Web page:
The UK has been a country of uncertainty in 2017, fuelled by the drip-drip of 24-hour news. On a macro level it seems that 2018 will see more of the same: Brexit, terrorism, politics, economics and much more besides, writes leading independent hotel consultant Melvin Gold FIH as he makes some predictions as to what lies in store.
But Britons have proved themselves to be resilient folk as has always been the case. Yes, there is much to complain about and much to worry about, but the country fundamentally keeps calm and carries on.
It is perhaps surprising that hotel markets in both London and the regions are ending 2017 in positive territory, strongly so in the case of London. Nonetheless, the second half of 2017 has been tougher, as economic factors produced headwinds and the supply pipeline increasingly moved from the drawing board to reality. Inbound tourism has boomed, the weak pound having seemingly magnetic properties. For the time being the UK appears relatively cheap. That has benefitted London, Edinburgh and the country’s most popular tourist cities.
The brave souls at PWC put their necks on the line every year in preparing the hotel sector’s most widely available forecast. For 2018 they forecast London’s RevPar growth at 2.4% and the rest of the UK at a similar 2.3%. If those levels are achieved, they are likely to be similar to UK inflation, so not much in the way of real growth, but given the way the news is reported and some of the retail figures, it could be far worse.
Of course there are variances by specific location and market, too complex to discuss here. It is also also worth reminding ourselves that regional UK is not a single hotel market, and neither is London.
Although the uncertainties connected with Brexit have adversely affected the currency to create the tourism boom, most hoteliers are more concerned about its effects on costs rather than revenues. The currency change, perhaps exacerbated by the uncertainties of future rights of work and residency, has seen some European workers relocate to other countries. The value of their remittances home was affected by the currency movement. Increasingly hoteliers and restaurateurs bemoan staff shortages and recruitment difficulties and if this prevails – which it probably will – it is likely to cause a more competitive labour market and wage levels rising. The Autumn 2017 budget saw the announcement of a 4.4% increase in the National Living Wage in any case, which is well beyond sector revenue growth forecasts.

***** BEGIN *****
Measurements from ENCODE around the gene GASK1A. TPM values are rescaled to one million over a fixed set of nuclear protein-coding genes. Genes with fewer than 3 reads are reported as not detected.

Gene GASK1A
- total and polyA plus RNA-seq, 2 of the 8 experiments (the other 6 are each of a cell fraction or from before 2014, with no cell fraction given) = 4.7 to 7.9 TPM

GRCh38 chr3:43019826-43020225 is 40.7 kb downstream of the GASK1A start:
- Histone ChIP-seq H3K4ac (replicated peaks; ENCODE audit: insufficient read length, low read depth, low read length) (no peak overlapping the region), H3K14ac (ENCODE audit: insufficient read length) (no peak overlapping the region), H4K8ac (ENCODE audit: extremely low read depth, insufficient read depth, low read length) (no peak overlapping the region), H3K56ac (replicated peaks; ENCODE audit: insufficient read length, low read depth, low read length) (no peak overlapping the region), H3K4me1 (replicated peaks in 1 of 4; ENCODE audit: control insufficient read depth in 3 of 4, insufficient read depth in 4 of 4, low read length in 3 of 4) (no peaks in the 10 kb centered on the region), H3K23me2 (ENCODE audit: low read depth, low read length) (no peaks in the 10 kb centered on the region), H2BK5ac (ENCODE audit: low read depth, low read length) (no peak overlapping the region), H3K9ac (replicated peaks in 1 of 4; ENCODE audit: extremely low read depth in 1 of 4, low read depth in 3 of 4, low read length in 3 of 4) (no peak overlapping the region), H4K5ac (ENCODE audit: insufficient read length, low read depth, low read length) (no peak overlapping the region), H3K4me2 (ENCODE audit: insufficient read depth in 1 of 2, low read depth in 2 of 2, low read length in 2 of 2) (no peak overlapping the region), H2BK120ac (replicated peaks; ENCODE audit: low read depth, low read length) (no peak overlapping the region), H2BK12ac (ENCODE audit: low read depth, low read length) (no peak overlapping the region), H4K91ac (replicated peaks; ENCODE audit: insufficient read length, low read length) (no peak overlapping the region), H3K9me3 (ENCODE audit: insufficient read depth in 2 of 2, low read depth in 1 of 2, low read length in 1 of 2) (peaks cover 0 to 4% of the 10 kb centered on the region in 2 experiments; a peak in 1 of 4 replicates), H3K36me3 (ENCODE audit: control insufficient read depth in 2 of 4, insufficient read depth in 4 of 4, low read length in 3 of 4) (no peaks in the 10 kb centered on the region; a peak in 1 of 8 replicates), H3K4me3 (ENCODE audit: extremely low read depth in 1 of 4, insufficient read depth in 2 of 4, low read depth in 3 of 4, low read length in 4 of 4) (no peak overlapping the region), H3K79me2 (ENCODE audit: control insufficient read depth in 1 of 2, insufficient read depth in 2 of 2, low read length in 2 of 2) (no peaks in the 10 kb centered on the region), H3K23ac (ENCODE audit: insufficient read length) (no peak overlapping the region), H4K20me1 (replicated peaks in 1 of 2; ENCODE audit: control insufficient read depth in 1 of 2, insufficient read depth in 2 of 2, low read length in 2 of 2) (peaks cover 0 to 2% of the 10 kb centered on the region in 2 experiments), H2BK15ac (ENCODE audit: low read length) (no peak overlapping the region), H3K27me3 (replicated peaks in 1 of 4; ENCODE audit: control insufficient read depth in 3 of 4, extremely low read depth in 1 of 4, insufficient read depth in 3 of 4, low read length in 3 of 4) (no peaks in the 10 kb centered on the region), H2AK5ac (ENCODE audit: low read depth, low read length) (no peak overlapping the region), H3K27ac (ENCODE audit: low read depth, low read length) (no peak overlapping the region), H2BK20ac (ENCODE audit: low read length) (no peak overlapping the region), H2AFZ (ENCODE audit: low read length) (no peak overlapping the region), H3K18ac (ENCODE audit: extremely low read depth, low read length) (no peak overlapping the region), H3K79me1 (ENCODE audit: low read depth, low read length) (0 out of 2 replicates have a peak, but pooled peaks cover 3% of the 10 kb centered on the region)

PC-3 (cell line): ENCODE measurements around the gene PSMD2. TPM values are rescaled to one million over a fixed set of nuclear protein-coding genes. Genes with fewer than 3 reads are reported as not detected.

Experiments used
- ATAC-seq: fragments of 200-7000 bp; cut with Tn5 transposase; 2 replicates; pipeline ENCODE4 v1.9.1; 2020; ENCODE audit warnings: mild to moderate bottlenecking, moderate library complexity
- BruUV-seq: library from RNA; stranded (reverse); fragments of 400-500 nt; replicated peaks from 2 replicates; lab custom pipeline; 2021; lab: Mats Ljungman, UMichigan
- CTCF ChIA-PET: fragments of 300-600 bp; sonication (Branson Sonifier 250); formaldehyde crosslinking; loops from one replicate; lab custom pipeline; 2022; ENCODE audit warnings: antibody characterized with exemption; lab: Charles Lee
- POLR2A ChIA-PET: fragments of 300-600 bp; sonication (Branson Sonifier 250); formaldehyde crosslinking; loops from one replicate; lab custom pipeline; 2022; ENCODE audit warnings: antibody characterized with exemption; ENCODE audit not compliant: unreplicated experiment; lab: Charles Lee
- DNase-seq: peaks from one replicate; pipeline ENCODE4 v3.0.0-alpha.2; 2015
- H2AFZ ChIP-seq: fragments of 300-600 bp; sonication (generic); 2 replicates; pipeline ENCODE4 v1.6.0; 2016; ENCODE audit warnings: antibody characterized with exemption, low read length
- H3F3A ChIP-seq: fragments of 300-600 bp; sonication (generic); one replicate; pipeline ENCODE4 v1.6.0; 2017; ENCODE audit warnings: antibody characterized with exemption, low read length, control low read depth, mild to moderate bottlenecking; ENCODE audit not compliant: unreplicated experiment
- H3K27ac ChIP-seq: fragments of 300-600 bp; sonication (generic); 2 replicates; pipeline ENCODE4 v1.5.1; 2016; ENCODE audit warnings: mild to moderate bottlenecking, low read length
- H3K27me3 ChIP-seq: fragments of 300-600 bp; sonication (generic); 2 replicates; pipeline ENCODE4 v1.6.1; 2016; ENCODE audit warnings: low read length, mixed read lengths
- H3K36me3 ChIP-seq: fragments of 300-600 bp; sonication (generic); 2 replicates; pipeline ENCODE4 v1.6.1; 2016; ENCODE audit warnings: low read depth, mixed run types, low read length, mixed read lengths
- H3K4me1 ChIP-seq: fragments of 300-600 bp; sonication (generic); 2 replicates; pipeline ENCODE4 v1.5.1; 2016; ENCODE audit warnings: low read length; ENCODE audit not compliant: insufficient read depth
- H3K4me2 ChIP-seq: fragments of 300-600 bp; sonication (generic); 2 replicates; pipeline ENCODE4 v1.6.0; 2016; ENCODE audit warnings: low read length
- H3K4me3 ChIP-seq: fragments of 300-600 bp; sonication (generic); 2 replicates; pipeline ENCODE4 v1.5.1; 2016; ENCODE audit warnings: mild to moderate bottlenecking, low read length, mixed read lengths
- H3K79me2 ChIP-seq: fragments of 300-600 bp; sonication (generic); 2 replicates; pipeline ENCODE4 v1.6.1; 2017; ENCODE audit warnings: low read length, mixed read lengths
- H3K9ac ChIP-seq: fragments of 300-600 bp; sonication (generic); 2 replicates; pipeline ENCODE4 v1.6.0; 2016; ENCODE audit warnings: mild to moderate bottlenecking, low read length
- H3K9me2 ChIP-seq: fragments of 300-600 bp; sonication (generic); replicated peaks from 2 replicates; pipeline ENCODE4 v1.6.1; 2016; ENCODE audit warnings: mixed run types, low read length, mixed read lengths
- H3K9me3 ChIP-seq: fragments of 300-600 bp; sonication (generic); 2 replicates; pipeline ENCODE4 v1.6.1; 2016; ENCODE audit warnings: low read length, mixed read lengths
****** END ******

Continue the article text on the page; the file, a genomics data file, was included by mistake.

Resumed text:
Notwithstanding that, there remains a quantum of new hotels still to enter the market in many towns and cities. PWC took that into account in their forecast but nonetheless those hotels need staff and even if they are supported by demand growth they may imbalance the labour market.
This is not the only cost pressure, though. Pension contributions, imported food and beverage, energy, and property taxes are all likely to rise. Thus it is likely that 2018 will be a year which, if hoteliers have reason to complain, it will be about staff shortages and rising costs. Revenues may give less cause for complaint, other than the fact that they fail to keep pace with costs which impacts margin. In such an environment it is the smartest and canniest operators that will have least grounds for complaint.
One thing sure to distract from the other headlines and create inflows of tourists is a royal wedding and we will have one of those in May 2018. Tourism chiefs and hoteliers will raise a glass to the happy couple.
Melvin Gold FIH, is a leading independent hotel consultant and commentator.
More about him and the range of services offered by his company can be found at: www.melvingoldconsulting.com
Members of the Institute of Hospitality will receive your annual statistical report ‘Spotlight on Hospitality’ at the start of 2018, packed full of informed insights into the year ahead. Remember to renew your membership to secure this and many more benefits in the coming year.